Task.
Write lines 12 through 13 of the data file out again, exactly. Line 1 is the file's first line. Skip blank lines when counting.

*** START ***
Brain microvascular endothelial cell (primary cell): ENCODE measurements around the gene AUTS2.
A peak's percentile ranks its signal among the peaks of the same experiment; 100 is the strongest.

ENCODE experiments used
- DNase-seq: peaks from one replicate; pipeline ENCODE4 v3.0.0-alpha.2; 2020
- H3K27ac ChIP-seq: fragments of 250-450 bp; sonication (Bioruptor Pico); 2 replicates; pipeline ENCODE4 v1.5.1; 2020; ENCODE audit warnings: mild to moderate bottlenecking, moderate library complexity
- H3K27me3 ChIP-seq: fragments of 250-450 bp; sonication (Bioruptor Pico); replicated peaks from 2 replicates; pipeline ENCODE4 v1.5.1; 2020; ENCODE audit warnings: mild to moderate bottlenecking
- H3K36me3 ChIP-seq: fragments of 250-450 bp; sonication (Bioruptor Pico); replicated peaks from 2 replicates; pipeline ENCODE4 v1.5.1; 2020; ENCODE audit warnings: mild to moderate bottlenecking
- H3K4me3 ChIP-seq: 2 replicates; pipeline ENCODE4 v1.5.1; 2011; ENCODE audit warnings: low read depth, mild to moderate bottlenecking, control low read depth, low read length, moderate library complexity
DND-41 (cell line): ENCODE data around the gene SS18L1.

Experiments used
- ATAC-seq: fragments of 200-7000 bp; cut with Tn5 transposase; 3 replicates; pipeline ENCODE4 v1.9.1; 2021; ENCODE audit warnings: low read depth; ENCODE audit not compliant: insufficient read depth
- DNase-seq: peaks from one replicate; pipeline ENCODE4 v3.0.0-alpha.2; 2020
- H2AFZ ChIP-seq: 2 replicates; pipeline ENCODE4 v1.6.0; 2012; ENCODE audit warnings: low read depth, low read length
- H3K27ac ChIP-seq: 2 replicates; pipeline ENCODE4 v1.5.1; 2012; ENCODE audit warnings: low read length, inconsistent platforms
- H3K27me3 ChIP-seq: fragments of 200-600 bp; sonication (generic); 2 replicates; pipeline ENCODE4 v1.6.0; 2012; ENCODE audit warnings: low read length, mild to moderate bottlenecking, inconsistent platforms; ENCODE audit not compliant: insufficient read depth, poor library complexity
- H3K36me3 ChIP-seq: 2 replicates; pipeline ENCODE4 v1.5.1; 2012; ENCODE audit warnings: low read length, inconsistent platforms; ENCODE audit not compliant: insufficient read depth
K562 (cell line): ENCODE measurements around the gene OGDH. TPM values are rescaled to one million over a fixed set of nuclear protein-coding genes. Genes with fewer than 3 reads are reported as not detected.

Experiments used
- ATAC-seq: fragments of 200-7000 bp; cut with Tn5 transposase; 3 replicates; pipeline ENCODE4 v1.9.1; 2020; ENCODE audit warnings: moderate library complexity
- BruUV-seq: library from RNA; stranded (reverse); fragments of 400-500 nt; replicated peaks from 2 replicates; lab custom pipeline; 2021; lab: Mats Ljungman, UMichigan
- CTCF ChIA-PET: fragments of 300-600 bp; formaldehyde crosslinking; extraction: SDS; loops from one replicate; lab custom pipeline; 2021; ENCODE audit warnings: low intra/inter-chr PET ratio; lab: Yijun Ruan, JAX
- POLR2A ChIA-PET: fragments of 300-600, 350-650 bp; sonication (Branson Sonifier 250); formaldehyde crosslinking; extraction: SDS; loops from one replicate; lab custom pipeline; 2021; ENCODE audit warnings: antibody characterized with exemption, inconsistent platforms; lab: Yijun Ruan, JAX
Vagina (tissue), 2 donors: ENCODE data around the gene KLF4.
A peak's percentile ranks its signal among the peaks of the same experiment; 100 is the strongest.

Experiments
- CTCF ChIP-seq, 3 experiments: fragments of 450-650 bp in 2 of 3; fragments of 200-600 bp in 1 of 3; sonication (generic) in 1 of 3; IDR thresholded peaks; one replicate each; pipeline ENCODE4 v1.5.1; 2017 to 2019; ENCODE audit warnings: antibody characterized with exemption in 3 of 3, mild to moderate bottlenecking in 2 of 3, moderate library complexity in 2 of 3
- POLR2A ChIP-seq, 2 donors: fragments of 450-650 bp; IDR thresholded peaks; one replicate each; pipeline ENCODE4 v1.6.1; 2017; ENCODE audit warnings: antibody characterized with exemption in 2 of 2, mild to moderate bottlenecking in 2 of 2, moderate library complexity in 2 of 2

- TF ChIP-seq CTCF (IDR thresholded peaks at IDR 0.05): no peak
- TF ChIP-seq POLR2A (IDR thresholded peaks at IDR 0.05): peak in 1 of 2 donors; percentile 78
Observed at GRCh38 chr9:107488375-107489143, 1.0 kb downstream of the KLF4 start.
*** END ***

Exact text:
- DNase-seq: peaks from one replicate; pipeline ENCODE4 v3.0.0-alpha.2; 2020
- H2AFZ ChIP-seq: 2 replicates; pipeline ENCODE4 v1.6.0; 2012; ENCODE audit warnings: low read depth, low read length